Organizational Development vs. Organizational Transformation: What’s the Difference?

Organizational development vs. organizational transformation – is there really a difference? 

And if there is a difference, does it matter?

Below, we’ll learn the answer to these questions and more, including:

  • The definitions of organizational development and transformation
  • The key differences between the two concepts
  • Whether that difference matters
  • When to employ each approach

And more.

Let’s start by examining these two concepts in detail.

Organizational Development vs. Organizational Transformation: The Key Differences

To see the distinction between these two concepts, we’ll look at some definitions.

Organizational development is a formal business discipline dedicated to planning and executing organizational changes.

Some definitions of organizational development include:

  • “Organizational Development is the process of aligning human capital strategy with the mission, vision, values, and strategy of the organization,” according to the Stanford Business School.
  • “Organization development,” says the Organization Development Network, is planned, organization-wide, managed from the top, aimed at increasing organization effectiveness and health, and executed through planned interventions in organizational processes.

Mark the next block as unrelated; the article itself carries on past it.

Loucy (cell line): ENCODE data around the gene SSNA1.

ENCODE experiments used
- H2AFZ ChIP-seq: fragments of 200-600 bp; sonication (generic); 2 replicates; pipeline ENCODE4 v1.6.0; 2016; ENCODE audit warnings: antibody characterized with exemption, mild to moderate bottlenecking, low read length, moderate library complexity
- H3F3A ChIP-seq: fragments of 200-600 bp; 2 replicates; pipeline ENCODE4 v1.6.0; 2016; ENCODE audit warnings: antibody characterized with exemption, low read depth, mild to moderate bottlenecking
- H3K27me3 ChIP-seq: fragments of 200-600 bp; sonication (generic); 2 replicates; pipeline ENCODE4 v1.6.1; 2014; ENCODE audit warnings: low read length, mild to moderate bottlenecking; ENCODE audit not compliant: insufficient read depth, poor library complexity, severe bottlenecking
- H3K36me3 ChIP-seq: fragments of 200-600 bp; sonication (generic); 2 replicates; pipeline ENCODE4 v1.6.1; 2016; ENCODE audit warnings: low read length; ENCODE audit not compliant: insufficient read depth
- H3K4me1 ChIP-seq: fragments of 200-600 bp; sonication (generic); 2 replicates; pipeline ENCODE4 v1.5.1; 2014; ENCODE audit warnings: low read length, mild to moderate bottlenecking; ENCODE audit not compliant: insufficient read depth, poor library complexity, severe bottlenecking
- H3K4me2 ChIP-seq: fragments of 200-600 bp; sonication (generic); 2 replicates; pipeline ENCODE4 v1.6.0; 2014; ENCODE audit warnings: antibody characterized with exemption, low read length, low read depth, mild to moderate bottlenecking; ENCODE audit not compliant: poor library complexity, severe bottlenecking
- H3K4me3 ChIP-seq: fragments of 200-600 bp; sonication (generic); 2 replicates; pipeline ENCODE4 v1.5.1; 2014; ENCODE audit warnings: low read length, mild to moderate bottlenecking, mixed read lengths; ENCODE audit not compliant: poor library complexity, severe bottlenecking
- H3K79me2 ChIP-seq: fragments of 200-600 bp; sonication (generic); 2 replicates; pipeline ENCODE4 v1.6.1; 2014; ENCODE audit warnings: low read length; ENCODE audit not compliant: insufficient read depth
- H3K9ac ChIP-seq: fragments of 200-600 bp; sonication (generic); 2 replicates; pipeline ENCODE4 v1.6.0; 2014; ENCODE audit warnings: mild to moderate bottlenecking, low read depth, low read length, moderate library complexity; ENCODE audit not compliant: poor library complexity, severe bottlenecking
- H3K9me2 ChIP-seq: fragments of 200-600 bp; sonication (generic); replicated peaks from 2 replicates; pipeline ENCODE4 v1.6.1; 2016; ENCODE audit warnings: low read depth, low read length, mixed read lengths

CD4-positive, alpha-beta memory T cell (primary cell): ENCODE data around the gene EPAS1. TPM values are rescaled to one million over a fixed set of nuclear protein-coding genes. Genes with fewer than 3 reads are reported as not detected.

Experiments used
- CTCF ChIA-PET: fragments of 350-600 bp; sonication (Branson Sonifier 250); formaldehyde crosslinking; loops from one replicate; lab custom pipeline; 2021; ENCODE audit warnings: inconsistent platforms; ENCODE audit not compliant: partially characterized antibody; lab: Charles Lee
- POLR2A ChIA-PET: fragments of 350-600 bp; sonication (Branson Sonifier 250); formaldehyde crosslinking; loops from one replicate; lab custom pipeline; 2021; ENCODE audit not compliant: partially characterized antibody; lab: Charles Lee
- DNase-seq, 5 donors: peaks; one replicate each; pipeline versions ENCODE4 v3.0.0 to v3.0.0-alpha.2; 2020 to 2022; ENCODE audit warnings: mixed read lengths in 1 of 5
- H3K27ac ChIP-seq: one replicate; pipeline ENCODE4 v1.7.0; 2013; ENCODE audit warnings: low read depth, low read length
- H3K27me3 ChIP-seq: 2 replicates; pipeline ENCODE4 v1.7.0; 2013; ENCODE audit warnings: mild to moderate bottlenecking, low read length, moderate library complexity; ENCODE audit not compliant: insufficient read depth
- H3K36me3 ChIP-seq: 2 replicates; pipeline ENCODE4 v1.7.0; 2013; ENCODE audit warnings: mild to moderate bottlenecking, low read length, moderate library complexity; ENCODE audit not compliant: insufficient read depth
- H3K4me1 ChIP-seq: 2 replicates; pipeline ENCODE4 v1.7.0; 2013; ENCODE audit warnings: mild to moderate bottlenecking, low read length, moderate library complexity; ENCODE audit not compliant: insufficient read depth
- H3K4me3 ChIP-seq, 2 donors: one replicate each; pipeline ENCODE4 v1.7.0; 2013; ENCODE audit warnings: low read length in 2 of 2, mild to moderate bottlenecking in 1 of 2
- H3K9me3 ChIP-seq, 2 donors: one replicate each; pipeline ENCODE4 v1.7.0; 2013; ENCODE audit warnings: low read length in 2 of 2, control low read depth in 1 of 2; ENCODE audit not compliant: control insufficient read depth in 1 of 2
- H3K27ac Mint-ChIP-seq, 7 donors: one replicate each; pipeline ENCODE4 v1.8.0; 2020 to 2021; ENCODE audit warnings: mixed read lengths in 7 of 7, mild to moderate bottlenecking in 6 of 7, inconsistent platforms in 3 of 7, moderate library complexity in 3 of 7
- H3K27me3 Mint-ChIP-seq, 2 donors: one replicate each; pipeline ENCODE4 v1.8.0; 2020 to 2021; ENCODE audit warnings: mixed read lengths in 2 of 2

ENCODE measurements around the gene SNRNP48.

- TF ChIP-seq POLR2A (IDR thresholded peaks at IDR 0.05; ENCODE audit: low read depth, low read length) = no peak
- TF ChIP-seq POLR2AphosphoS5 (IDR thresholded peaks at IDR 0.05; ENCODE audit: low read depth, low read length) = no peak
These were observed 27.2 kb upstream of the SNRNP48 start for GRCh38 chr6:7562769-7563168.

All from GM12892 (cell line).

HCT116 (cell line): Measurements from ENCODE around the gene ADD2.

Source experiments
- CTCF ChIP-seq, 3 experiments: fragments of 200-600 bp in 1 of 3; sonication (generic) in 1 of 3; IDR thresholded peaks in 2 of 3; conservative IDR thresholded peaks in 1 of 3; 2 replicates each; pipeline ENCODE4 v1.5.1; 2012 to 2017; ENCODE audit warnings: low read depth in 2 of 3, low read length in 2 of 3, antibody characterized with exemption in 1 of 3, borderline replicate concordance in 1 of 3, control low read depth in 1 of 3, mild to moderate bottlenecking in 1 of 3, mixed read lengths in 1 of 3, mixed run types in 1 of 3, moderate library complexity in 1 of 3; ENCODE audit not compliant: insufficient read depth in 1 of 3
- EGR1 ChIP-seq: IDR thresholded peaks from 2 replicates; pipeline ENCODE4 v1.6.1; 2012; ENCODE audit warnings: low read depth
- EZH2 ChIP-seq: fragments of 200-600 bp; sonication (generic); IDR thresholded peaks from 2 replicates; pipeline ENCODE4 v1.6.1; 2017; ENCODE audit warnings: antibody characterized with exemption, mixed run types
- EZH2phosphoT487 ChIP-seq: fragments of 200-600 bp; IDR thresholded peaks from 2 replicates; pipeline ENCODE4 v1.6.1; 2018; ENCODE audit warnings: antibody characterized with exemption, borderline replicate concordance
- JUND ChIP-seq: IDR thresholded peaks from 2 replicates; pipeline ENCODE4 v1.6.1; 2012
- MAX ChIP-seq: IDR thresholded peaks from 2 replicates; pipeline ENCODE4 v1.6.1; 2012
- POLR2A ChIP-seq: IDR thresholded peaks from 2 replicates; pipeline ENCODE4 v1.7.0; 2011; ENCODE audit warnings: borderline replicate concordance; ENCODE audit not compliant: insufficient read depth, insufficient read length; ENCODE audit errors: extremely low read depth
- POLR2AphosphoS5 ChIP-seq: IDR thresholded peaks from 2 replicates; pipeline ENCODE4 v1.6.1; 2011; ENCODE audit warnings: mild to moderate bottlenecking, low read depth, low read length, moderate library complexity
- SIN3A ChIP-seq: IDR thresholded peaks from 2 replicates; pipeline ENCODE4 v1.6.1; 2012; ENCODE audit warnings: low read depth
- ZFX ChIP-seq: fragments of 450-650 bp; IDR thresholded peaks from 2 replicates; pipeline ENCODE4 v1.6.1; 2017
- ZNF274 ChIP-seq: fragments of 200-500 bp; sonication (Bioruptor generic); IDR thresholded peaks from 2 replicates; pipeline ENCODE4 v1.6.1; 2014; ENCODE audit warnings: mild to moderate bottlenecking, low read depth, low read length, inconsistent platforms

• “Organizational development (OD) is the process through which an organization improves its internal capacity to meet its current and possible future requirements,” says HR SaaS platform Keka.

In short, organizational development – or organization development – has the same aims as change management.

Both disciplines are designed to improve and enhance an organization’s capabilities and effectiveness.

“Organizational transformation,” when used in business discussions, refers to organizational changes that are designed to transform the very nature of a business.

Its aims can include:

  • Improved organizational performance
  • Enhanced organizational capabilities
  • Reinventing the organization’s business model
  • Overhauling processes, systems, and operations

The key difference between “organizational development” and “organizational transformation” is that organizational development is a business discipline, while organizational transformation is a process.

In other words:

  • Organizational development is, like change management, a business discipline devoted to strategic organizational change
  • Organizational transformation is a set of organizational changes designed to transform a business from the ground up

Organizational development professionals, therefore, manage organizational changes and transformations.

Change Management vs. Organizational Development

There are several fields devoted to managing and executing organizational transformation.

These include disciplines such as:

  • Change management
  • Organization development
  • Organizational development

There are differences in each field, but there is also a great deal of overlap.

Kurt Lewin, for instance, is often cited as being the founding father of both change management and organization development.

And, as mentioned, all fields share many of the same aims.